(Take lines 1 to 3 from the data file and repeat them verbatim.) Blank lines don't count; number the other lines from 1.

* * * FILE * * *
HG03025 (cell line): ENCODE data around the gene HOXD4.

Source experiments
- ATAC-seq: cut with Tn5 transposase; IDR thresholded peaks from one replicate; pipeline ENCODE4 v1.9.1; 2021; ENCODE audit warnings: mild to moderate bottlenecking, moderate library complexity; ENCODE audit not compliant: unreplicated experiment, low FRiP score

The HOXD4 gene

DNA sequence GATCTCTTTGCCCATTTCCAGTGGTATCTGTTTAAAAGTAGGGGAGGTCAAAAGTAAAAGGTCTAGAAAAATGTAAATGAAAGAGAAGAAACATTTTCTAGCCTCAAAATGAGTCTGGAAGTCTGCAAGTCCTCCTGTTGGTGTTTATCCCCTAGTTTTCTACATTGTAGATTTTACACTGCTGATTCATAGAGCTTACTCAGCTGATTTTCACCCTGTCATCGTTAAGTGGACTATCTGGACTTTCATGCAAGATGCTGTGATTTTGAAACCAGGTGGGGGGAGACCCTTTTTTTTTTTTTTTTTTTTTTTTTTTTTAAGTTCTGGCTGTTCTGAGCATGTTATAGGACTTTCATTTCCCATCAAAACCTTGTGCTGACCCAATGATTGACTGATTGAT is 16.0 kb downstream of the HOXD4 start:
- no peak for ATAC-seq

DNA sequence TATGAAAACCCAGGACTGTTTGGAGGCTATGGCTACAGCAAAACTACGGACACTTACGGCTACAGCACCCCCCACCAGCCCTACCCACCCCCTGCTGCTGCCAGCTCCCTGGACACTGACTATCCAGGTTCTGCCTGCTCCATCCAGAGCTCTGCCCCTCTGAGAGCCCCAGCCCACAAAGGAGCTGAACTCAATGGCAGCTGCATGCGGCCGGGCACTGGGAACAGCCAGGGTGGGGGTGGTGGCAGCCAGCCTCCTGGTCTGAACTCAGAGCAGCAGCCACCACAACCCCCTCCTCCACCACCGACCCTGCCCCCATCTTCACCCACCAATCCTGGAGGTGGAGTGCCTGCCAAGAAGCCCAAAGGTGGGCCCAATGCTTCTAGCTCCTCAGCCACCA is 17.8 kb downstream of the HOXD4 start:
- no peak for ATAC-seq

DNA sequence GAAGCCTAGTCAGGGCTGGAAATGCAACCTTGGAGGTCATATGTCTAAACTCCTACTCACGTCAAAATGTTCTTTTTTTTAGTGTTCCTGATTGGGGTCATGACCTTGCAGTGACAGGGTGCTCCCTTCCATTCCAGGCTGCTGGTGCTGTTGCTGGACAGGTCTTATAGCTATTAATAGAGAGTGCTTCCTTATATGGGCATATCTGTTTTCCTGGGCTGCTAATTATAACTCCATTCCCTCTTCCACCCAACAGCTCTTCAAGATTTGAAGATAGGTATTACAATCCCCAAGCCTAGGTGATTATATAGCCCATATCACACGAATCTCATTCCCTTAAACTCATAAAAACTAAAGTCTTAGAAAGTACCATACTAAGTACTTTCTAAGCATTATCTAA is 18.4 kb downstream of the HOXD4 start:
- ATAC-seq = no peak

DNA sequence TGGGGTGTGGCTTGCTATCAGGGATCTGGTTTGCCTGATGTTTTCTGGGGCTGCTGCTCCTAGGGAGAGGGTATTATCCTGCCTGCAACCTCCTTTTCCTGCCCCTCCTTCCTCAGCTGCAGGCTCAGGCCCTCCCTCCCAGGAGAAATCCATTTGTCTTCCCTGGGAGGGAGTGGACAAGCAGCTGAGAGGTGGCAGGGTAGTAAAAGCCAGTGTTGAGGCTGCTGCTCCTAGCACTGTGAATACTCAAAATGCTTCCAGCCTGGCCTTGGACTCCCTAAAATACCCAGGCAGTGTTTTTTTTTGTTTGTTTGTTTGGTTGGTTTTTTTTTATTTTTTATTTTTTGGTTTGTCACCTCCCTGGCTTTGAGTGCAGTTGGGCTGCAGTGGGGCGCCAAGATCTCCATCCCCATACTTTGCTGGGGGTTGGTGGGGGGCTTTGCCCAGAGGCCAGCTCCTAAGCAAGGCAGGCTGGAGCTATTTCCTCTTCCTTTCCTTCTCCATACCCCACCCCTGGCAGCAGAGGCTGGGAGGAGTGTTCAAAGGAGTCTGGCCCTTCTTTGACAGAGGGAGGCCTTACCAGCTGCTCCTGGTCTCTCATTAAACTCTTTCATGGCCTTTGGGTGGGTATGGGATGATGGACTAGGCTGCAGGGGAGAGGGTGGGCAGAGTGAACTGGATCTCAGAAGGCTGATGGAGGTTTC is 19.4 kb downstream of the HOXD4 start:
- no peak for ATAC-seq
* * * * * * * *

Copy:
HG03025 (cell line): ENCODE data around the gene HOXD4.

Source experiments
- ATAC-seq: cut with Tn5 transposase; IDR thresholded peaks from one replicate; pipeline ENCODE4 v1.9.1; 2021; ENCODE audit warnings: mild to moderate bottlenecking, moderate library complexity; ENCODE audit not compliant: unreplicated experiment, low FRiP score